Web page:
Mere Discipleship: Radical Christianity in a Rebellious World

Mere Discipleship: Radical Christianity in a Rebellious World

by Lee Camp

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Lee Camp sets forth his vision of what it means to truly follow Christ. This substantially revised and expanded edition updates examples and adds chapter introductions, summaries, and study questions.See more details below


Lee Camp sets forth his vision of what it means to truly follow Christ. This substantially revised and expanded edition updates examples and adds chapter introductions, summaries, and study questions.

Editorial Reviews

Library Journal
In his first book, Camp (Coll. of Bible & Ministry, Lipscomb Univ.) plays on the titles of two Christian classics, C.S. Lewis's Mere Christianity and Dietrich Bonhoeffer's The Cost of Discipleship. His definition of discipleship is as uncompromising as Bonhoeffer's, though he bases his arguments on the whole New Testament instead of using just the Sermon on the Mount, as Bonhoeffer did. Lee sharply criticizes a Christianity that wraps itself in the flag or in capitalism and the pursuit of material goods. Writing this book during the early stages of the U.S.-led invasion of Iraq, he strongly attacks the war and its justification and also rejects the greed and mindless consumerism of Western culture. His book is largely an argument against a Christianity characterized by triumphalism, militarism, nationalism, and materialism. He instead advocates a Christianity based on sharing, sensible frugality, and nonviolence. This book makes an effective presentation and will appeal to clergy, theology students, and patrons of church libraries; recommended for general and specialized collections.-Richard S. Watts, San Bernardino Cty. Lib., CA Copyright 2003 Reed Business Information.

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Baker Publishing Group
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What People are saying about this

Philip D. Kenneson
In this accessible yet challenging book, Lee Camp seeks nothing less than to recover for the church the language and practice of discipleship. For too long, 'discipleship' has remained an abstraction, separated from the nitty-gritty of what it means to follow the way of Jesus. Camp will have none of this. Instead, he insists that we wrestle with uncomfortable and impolite questions, daring to ask what everyday life might look like if Christians pledged ultimate allegiance to God's inbreaking kingdom rather than to the kingdoms of this world. A must-read for anyone who desires to follow the way of Jesus more faithfully.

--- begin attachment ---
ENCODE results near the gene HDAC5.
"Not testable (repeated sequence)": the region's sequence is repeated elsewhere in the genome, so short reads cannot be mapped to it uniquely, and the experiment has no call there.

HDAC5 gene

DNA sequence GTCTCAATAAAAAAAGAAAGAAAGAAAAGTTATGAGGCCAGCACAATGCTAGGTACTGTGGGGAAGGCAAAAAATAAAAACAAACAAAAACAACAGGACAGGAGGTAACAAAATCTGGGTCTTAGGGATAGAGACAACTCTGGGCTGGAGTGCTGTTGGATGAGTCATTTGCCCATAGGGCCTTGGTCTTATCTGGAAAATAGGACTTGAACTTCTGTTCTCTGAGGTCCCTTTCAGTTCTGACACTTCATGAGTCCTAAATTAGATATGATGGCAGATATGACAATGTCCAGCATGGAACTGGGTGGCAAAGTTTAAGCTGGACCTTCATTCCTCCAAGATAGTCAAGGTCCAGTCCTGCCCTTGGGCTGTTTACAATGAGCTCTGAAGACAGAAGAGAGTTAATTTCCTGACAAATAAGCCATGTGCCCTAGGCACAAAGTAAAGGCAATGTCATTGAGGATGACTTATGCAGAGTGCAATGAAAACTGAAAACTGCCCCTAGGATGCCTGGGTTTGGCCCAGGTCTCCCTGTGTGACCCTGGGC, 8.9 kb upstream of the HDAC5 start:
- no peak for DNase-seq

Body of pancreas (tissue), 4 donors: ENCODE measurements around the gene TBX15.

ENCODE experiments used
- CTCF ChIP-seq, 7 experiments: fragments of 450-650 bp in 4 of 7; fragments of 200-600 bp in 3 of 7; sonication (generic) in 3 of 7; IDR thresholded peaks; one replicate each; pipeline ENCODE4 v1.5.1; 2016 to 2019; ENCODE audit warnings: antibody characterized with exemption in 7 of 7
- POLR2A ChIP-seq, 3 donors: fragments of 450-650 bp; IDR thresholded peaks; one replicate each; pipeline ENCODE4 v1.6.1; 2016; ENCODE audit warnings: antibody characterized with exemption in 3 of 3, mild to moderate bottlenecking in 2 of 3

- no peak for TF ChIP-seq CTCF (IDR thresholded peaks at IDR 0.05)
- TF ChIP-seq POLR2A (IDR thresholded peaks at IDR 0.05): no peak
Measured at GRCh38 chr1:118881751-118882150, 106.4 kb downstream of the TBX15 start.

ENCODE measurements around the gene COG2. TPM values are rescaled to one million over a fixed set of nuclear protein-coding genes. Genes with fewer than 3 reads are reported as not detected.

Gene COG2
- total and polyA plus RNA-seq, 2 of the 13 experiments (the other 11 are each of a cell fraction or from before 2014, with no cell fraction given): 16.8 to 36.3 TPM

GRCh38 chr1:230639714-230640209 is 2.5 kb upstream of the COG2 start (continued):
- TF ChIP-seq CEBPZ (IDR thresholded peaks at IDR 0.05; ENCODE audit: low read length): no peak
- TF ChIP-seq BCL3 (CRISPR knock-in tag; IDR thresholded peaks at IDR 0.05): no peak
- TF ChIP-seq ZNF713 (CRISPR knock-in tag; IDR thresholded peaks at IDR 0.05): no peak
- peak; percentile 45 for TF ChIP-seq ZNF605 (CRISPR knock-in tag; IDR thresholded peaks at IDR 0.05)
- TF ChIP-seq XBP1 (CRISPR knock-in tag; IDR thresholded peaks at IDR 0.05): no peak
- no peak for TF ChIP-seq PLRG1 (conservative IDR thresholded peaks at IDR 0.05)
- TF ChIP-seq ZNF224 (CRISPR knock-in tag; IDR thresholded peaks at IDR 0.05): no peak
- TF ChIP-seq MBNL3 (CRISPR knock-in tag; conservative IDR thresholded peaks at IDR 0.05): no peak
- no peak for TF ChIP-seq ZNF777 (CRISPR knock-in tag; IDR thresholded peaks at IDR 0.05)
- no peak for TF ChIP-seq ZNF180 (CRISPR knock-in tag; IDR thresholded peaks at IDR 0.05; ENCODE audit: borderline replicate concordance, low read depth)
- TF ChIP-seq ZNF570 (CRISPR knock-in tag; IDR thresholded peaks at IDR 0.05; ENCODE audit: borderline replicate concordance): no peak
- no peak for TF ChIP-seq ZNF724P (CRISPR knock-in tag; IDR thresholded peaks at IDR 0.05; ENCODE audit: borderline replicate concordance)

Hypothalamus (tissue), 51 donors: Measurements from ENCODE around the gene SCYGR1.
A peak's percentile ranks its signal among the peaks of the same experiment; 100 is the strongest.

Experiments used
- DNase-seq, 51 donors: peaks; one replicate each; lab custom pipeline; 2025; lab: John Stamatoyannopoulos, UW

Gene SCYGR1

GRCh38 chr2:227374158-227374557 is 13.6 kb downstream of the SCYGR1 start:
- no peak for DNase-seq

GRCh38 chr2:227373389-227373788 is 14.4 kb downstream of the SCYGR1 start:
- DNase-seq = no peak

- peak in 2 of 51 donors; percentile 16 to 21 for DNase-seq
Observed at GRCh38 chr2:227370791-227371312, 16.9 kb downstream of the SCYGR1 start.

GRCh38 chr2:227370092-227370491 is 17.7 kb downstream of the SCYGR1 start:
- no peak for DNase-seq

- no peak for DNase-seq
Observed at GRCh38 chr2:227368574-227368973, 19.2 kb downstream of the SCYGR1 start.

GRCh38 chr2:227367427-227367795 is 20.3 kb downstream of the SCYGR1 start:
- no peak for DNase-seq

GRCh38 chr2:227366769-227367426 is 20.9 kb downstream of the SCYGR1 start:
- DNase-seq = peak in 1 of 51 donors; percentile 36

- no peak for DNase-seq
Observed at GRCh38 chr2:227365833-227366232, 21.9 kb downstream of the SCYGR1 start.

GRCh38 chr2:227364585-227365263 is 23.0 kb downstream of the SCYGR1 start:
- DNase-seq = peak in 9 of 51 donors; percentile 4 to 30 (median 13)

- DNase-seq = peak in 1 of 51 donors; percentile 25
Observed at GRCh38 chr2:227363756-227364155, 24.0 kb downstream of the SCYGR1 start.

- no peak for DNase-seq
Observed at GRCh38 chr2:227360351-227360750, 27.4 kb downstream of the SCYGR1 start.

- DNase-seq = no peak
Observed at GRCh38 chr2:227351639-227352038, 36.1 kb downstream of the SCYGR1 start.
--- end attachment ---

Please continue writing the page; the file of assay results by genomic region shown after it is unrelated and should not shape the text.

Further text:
—author of Life on the Vine
Richard T. Hughes
What a book! Profoundly biblical and revolutionary in its implications, this is surely the finest statement on the meaning of Christian discipleship that I have ever read. If you are not prepared to have your assumptions challenged and your life turned upside down, then by all means, don't read this book.
—author of Myths America Lives By
Stanley Hauerwas
Prayer as laughter? Surely not, but yes. Lee Camp, in this entertaining and serious book, helps us see how and why prayer sometimes can and should be a form of laughter. We can laugh because Camp helps us see that the gospel, the good news, gives us good work that is a check against the danger of taking ourselves too seriously. Drawing on the work of John Howard Yoder, Camp provides an account of discipleship that counters the widespread assumption that what it means to be a Christian is believing twenty absurd propositions before breakfast. This book will not only be a helpful introduction for those unacquainted with Yoder's work, but also those who count themselves theologians.
Duke Divinity School
Will D. Campbell
Be sure you are ready for solid food before beginning Lee Camp's Mere Discipleship. You will find here nothing of America's pop religion. Nothing of what some are calling electronic soul molesters, hurling to hearth and household a gospel to 'take up your cross and relax,' or 'take up your cross and get rich.' I found myself frightened at times, yet exulting in the knowledge that I was exposing myself to tough truth about the faith I claim. An uncommon experience not to be rushed.
—author of Brother to a Dragonfly
Mike Cope
I started reading Mere Discipleship as a minister and a professor, hoping to find a resource to help others. But I found that very quickly I was caught up into reading as a disciple, called again through Lee Camp's engaging writing to the way of Christ-the radical way of suffering servanthood. I highly recommend this to all who are weary of all the reductionistic approaches to Christianity and who are ready to explore what absolute allegiance to God's kingdom entails.
—author of One Holy Hunger

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